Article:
Just now I called Comcast to tell them to lower my internet bill to under $50. Every year they increase the price. I told them my company only authorizes $50/mo for internet, and that payment will not be made for bills over $50. The lady asked if I was happy with my current speed. I said yes, unless she wanted to give me a bump up in speed while reducing the bill to under $50 and backdating to the 1st of the month. Of course she gave me all those things. I'd have switched to CenturyLink for $30/mo if she hadn't.

Vehicles have high marginal costs, as each additional unit consumes a vast number of parts and resources. The majority of the price you pay goes towards the actual cost to make the materials into a vehicle. There is relatively less wiggle room to negotiate price. It would be a fairly simple matter for a manufacturer to set a no haggle price to meet their sales volume and profit margin goals.

I've bought a used car at a dealership once in my lifetime, and that was only because it was a rare vehicle I was after that I couldn't locate privately, and the dealer hard a hard time moving the 6-speed manual (I named my price and let them lose money on it for 3 weeks before they accepted). My company just had a new Mazda built and shipped to a dealership that I recently picked up. That was probably the last time I will ever purchase from a dealership. Millennials like me are prone to researching and shopping from home. All of my other vehicles have been purchased from Ebay (truck, motorcycle) or CL (Outback, Prius). I've got no patience to play the haggle game; offer the best price right away, or I'll go to someone else who values their time and has the lowest prices.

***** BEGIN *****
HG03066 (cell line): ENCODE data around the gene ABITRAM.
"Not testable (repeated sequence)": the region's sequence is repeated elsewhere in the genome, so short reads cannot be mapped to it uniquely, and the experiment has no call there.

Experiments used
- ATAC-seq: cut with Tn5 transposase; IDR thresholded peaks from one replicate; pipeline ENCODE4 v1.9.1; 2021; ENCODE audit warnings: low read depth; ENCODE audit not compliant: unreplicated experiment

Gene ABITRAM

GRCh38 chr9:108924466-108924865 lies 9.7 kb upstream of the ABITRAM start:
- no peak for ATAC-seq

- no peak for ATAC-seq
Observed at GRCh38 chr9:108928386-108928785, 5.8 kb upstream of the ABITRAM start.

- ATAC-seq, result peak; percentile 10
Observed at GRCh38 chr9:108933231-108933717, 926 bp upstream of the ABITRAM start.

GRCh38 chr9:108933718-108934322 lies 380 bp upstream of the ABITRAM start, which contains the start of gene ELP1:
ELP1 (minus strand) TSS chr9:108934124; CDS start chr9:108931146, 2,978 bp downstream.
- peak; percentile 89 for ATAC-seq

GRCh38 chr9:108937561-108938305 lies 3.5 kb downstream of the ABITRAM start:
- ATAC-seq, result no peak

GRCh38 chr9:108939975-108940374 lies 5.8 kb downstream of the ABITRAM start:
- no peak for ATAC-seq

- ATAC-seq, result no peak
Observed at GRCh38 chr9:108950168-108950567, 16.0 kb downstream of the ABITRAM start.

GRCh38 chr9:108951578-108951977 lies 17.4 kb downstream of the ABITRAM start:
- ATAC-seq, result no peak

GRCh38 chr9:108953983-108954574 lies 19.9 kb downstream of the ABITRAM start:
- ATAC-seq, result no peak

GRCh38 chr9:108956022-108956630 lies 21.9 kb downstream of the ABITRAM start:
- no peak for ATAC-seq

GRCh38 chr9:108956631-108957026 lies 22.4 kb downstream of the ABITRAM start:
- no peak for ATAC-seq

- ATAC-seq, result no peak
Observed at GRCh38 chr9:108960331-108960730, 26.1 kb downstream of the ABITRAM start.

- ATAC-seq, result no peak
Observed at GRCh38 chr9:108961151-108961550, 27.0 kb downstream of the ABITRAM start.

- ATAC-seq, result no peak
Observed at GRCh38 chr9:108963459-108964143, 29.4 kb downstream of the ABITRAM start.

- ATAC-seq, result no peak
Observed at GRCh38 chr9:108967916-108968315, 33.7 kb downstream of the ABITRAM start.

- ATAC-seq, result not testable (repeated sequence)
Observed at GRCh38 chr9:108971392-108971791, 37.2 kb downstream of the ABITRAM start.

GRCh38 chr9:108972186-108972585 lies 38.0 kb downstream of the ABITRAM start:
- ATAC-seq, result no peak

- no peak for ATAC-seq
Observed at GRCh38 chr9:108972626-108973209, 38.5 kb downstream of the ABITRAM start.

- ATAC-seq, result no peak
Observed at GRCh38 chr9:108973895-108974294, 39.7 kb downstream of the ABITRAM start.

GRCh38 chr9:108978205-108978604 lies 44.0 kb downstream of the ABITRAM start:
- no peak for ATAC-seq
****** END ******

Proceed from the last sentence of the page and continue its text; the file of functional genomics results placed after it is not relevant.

·
Registered
Joined
·
1,418 Posts
The idea an individual is going to buy a new car once every three years or whatever and outsmart the guys who are standing there all day, every day, is just not happening. Bring in all the internet wisdom and it's still their game.

This brings to mind two similar experiences: Once I was walking down through the diamond district in Antwerp and another time the rug market in Morocco, with the idea I was in the best place to get a deal on a diamond/rug. There were a hundred small and large shops. In front of each, inviting me in for tea, was a merchant who had learned the trade from his father, who had learned it from his grandfather, et al. Generations of experience and training against one infidel who wanted one diamond/one rug/one time. Yeah, I'm gonna take these guys to their cost.

jack vines
 

·
Registered
Joined
·
4,803 Posts
Yeah, I'm gonna take these guys to their cost.
It's a game, and you get what you put into it. The more effort you put in, the better price you may get. Especially if you're willing to walk away.

But yeah, they're sure not going to take a loss on your account.
 
1 - 17 of 17 Posts
Top